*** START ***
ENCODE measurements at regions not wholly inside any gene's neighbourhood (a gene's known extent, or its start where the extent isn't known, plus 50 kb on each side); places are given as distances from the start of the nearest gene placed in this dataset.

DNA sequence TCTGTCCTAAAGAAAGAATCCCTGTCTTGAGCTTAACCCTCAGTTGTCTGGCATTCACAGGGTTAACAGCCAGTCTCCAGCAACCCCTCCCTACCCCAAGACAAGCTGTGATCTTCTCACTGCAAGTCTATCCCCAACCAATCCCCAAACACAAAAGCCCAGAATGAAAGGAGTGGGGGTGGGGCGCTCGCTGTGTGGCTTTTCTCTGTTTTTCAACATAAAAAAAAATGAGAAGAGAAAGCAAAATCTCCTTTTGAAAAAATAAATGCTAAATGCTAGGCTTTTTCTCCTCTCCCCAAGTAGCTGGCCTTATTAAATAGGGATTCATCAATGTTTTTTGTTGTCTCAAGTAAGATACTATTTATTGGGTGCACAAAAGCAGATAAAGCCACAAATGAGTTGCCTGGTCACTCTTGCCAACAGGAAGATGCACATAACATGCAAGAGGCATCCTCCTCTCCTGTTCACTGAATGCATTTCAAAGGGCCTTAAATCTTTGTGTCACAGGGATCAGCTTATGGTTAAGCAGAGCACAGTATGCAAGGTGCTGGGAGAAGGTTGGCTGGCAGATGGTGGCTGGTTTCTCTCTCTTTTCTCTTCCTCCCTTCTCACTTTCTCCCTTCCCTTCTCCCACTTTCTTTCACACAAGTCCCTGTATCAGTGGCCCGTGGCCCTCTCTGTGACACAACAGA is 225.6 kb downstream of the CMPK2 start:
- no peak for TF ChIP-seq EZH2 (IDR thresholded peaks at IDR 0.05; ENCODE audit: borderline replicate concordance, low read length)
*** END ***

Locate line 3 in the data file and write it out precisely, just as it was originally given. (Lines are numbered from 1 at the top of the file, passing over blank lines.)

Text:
- no peak for TF ChIP-seq EZH2 (IDR thresholded peaks at IDR 0.05; ENCODE audit: borderline replicate concordance, low read length)